Using Pressbooks to Create Collaborative Open Textbooks

Jordanne Christie


Pressbooks is an open-source, book production tool that is built around the WordPress platform, and allows for the easy creation of collaborative open textbook projects. With Pressbooks you can publish your books in a variety of formats including MOBI, EPUB, PDF, and as a webbook.  Pressbooks webbooks are website versions of your book that are hosted on Pressbooks and can be distributed for free to the public.  Pressbooks webbooks are a great tool for producing and distributing open textbooks (Pressbooks, 2019).

An open textbook is a textbook that is made available online to be used freely by students, teachers, and members of the public. Open textbooks are openly-licensed, usually with Creative Commons licenses, and can be reused, retained, redistributed, revised, and remixed (BC Campus, 2019).  Pressbooks provides a collaborative space where students can generate and curate content related to course themes and materials and serves as a platform for reflection and extension of the course material. Creating an open textbook with Pressbooks also hones research, writing, editing, peer review, and digital literacy skills, which are all important skills for 21st-century learners (Rebus Community, 2017).


  • Pressbooks Account for both Instructor and Students
  • Web-Enabled Device

Steps for Implementation

Step 1 – Register for a Pressbooks Account

Some postsecondary faculty and staff will have access to Pressbooks via an educational instance.  Accounts are also available through the main Pressbooks website.  In addition, the Rebus Community provides Pressbooks access to post-secondary faculty and staff from post-secondary institutions around the globe, providing they are a Rebus member. To join, create an account at Rebus Community. Once that has been done, request access to a Pressbooks account by filling out the Rebus Community Press – Request for Access form. To register for your Pressbooks Account you will be asked to fill in a registration form, which may look slightly different depending on the instance you are using:

When you fill out the registration form you will be notified via email that your account must be activated before it can be used.  You can click on the link in the email to activate your account and once activated, you will be provided with your username and password.

Step 2 – Login to your Pressbooks Account and Create a New Book

Once you have activated your account, you can log in to Pressbooks using your username and password.

When you log in, you will be taken to the Dashboard where you will see the option to Create a New Book, which will allow you to fill out a form to add a new book to your account.        


Step 3 – Organize your Book and Add Chapters

After you click on the Create Book button, you will be redirected to your new book’s Dashboard.  Pressbooks divides your book into three sections: Front Matter, body chapters, and Back Matter.  You can reorganize and add sections to your book from the Organize page, available from the left sidebar menu of your book’s dashboard.

When you are first creating your open textbook you can set the privacy to ‘Private’ and uncheck the chapter visibility options from the Organize tab in the Dashboard menu.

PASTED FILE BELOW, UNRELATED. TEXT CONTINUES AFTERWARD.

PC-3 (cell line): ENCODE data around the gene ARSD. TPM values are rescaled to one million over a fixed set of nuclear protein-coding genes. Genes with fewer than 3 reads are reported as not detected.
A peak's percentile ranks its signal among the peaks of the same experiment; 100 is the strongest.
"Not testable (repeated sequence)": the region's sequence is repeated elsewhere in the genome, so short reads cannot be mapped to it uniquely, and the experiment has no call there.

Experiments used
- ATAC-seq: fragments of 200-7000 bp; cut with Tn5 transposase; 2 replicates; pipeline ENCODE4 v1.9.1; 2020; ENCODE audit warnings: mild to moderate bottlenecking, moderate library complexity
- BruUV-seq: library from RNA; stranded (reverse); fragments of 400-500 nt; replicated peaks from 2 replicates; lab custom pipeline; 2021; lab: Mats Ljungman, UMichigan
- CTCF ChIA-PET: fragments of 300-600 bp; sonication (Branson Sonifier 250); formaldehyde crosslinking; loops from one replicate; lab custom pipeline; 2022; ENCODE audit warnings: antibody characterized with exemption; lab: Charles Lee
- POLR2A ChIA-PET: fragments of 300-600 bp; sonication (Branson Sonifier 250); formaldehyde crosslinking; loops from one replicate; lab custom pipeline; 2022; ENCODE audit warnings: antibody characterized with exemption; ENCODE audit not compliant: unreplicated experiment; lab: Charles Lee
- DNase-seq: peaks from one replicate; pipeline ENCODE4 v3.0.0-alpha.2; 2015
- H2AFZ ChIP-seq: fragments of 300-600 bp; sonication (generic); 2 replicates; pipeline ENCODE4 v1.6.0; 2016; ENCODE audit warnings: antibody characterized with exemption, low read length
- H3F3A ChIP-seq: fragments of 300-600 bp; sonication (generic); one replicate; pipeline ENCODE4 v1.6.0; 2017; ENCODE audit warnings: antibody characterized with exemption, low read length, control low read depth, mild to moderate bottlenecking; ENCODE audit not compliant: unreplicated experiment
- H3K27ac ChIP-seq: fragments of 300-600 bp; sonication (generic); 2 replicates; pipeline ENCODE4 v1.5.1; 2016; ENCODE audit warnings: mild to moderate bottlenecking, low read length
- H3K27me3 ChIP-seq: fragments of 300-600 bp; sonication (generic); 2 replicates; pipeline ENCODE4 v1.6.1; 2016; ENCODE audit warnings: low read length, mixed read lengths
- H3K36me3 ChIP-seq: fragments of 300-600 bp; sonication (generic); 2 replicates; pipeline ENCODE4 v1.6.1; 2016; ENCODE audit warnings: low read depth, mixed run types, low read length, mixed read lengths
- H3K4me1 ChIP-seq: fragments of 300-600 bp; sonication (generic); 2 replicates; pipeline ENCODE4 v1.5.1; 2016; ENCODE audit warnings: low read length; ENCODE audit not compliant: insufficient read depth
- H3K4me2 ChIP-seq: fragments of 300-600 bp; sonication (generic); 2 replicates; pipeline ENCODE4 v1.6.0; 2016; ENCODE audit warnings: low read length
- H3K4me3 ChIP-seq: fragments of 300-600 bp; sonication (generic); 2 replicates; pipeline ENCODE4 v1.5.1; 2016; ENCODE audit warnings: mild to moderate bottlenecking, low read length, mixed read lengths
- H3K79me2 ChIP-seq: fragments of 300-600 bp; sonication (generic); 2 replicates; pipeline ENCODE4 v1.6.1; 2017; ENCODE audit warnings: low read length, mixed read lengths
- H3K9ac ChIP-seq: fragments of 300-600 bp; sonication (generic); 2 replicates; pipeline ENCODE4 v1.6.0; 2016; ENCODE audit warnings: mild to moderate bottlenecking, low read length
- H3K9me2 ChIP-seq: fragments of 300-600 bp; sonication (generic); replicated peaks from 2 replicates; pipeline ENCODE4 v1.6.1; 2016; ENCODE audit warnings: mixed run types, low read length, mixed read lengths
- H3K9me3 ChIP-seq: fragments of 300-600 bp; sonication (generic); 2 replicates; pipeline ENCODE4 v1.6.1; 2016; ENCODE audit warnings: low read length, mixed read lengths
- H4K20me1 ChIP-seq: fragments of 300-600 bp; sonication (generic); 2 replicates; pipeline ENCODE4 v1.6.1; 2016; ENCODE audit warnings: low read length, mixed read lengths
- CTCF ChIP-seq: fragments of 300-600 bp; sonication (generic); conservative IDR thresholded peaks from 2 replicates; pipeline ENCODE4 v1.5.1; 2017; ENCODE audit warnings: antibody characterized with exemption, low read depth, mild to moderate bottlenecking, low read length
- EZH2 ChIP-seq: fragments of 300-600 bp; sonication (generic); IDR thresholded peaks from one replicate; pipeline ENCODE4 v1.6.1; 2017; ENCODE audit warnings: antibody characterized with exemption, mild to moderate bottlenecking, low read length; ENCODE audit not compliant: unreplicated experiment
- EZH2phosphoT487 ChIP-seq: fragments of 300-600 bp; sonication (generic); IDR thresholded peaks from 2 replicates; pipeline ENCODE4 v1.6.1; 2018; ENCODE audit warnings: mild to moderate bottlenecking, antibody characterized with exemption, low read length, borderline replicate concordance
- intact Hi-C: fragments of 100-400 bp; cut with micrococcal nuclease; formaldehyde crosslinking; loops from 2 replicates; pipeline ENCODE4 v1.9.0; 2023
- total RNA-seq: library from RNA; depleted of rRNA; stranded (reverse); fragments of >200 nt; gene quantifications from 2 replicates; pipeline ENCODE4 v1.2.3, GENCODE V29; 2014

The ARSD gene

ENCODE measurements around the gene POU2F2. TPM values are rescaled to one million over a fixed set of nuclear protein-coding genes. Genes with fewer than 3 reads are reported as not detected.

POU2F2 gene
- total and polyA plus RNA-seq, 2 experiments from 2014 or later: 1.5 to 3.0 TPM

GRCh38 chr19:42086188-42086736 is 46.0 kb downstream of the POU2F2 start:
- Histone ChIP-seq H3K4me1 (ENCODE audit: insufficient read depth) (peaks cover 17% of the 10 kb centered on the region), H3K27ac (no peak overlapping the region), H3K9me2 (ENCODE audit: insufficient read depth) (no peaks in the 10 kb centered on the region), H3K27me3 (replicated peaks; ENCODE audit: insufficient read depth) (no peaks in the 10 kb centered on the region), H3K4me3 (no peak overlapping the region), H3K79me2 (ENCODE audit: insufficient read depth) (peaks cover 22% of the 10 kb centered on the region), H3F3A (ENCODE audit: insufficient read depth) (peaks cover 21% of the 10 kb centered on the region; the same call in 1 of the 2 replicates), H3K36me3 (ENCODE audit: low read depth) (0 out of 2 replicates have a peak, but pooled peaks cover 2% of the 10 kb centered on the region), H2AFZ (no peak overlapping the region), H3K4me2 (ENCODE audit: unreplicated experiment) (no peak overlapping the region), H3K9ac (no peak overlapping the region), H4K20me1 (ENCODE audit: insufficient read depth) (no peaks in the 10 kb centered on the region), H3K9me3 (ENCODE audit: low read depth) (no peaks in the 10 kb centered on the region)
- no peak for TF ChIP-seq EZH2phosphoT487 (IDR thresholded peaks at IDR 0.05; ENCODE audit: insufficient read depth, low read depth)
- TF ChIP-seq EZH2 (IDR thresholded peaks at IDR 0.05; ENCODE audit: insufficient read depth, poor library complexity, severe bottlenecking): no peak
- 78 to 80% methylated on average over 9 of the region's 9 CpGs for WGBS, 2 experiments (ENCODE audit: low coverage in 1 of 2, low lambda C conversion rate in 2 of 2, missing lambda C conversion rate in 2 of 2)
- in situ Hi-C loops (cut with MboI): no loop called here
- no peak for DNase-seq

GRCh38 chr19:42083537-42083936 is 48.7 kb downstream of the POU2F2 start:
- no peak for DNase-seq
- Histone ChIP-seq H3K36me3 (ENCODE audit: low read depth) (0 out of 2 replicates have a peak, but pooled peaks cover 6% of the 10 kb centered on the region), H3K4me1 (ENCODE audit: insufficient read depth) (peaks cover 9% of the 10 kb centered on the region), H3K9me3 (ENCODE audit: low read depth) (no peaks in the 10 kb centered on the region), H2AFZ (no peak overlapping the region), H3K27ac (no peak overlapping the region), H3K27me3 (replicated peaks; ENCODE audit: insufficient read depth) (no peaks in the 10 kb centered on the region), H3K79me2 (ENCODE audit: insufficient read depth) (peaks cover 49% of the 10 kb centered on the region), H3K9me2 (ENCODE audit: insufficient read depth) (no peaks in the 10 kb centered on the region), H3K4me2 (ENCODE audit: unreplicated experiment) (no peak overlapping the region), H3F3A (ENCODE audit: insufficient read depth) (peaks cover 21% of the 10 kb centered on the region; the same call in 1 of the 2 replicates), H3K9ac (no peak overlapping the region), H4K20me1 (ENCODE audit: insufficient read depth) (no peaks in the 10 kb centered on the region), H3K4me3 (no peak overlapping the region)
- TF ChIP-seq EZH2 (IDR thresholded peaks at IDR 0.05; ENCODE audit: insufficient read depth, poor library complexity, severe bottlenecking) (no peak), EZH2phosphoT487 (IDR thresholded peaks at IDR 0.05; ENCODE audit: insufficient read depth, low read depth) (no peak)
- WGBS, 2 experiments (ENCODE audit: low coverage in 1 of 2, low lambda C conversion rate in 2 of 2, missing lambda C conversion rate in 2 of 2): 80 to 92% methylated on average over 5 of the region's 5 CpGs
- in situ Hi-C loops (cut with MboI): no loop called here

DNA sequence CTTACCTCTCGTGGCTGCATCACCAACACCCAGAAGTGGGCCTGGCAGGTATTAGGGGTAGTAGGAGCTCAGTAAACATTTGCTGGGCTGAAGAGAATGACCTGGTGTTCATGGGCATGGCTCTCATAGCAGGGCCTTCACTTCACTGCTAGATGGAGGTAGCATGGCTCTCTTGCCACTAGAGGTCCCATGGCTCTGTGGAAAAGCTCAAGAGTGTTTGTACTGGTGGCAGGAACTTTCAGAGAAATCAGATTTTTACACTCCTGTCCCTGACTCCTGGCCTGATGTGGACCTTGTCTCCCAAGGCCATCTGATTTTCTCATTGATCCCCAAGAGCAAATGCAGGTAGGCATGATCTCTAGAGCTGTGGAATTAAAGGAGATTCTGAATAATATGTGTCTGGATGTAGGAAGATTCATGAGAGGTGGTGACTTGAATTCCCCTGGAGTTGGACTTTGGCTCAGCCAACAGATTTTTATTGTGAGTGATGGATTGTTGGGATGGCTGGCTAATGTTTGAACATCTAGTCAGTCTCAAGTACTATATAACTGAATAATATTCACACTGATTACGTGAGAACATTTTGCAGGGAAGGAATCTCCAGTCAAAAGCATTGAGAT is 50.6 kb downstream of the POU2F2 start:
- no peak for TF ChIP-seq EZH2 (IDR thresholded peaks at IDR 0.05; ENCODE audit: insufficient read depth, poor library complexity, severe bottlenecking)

Most of the content within your book will be created using chapters, which you can add via the following steps (or you can also have students create their own chapters but it can get a little messy if they don’t follow proper naming conventions):

  • Click Add Chapter
  • Add a Title for the chapter
  • Click Create

For the purposes of creating an open textbook, you can add a chapter for each of the topics that you would like your students to contribute to.  For example, in my ‘Beer Through the Ages ’ course, students were each assigned a beer to research, so I created a chapter for each beer.


Step 4: Add Students to the Book and Assign Them a Chapter

Once you have set up your open textbook, you can invite students to contribute to the chapters that you have created.  You can add users by following these steps:

  • Click the Users tab in the left-hand menu
  • Click Add New
  • If your students already have an existing Pressbooks Account you can Add an Existing User by entering the email address associated with their account
  • If your students do not have an existing Pressbooks Account, you can Add New User and enter a username and email address. Students will be sent an email asking them to confirm the invite and create a Pressbooks account if they don’t already have one

You can decide what role you would like to give your students from the following:

  • Administrator: The highest permission level. Administrators can add, edit, and delete posts, they can add and delete users, and they can delete a book.
  • Editor: Editors can add, edit, manage, and publish posts, even those of others.
  • Author: Authors can write, edit, and publish their own posts, but not those of others.
  • Contributor: Contributors can only write and edit their own posts.
  • Subscriber: Subscribers have the lowest level of permissions. Subscribers can only read posts.

For my purposes, I gave students an ‘Author’ role and then I added each student to their assigned chapter, which you can do using the ‘Owner’ option at the bottom of each chapter.